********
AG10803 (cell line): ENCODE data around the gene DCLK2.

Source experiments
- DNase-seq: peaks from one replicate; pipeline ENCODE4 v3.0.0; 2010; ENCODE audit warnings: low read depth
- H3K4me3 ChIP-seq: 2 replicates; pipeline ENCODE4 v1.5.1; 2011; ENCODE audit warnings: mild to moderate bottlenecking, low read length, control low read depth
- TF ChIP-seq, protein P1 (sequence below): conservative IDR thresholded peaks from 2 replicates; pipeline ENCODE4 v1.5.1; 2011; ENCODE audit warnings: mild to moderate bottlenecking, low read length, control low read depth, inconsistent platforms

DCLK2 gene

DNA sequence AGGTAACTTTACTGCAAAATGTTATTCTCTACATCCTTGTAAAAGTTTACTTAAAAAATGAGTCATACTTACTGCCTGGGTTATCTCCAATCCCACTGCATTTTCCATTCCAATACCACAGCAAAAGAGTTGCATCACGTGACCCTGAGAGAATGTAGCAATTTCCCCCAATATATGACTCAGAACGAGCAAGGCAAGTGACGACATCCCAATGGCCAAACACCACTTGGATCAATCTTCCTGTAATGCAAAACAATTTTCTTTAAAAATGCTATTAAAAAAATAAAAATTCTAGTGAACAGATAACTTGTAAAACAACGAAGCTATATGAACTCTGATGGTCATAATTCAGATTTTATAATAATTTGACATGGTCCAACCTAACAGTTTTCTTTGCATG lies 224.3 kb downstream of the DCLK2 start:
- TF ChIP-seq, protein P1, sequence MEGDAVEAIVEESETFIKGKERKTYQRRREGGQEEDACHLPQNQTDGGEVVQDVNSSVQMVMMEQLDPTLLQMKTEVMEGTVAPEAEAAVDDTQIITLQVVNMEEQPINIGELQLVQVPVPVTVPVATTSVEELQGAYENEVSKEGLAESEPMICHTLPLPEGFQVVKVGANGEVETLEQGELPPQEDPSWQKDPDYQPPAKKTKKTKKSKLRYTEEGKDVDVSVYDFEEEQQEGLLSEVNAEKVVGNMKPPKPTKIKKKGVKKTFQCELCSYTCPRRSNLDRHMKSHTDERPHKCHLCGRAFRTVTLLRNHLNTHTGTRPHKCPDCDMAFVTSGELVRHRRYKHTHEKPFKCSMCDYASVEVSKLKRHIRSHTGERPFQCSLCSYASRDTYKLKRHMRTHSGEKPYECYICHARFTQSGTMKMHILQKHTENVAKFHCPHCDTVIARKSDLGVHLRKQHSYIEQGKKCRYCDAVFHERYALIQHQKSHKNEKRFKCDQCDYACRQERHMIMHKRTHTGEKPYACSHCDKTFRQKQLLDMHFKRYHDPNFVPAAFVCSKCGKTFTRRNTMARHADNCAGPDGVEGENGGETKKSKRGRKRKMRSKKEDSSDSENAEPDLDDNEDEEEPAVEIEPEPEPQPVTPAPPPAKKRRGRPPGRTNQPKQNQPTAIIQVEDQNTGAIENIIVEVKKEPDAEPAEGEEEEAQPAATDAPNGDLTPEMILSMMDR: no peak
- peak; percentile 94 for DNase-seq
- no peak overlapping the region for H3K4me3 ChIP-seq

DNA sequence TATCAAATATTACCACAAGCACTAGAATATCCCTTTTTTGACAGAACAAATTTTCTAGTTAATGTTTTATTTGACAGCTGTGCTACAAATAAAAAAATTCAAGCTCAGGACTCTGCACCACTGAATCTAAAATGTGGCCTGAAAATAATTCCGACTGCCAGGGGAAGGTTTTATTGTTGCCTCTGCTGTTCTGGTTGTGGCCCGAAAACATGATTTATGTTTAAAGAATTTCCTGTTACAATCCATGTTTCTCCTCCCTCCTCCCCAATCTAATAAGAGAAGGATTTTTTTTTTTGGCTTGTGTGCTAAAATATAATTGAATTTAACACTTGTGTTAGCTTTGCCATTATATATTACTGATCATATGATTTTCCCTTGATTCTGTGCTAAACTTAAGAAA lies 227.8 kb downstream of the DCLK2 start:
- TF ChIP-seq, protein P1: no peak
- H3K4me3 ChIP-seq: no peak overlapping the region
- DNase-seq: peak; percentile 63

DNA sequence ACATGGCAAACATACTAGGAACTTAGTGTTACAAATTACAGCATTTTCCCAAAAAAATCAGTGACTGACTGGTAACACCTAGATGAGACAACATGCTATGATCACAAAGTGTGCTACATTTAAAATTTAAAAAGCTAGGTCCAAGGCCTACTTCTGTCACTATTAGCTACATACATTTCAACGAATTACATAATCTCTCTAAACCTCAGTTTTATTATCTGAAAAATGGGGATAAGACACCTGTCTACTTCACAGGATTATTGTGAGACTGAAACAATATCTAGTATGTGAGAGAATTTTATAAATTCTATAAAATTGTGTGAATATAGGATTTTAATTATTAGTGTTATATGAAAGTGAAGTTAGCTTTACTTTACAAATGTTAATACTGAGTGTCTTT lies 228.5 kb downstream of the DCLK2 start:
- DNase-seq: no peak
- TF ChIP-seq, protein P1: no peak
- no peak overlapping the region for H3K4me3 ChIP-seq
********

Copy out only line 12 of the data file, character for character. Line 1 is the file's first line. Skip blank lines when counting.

- TF ChIP-seq, protein P1: no peak